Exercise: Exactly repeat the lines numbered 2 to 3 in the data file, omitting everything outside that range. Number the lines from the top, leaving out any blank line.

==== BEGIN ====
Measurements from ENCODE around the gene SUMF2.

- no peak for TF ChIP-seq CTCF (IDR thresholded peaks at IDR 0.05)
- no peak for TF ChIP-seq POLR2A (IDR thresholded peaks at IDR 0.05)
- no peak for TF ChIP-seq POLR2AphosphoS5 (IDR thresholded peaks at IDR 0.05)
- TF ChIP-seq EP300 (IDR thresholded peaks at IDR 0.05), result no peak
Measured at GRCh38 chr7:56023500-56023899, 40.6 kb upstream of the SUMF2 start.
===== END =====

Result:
- no peak for TF ChIP-seq CTCF (IDR thresholded peaks at IDR 0.05)
- no peak for TF ChIP-seq POLR2A (IDR thresholded peaks at IDR 0.05)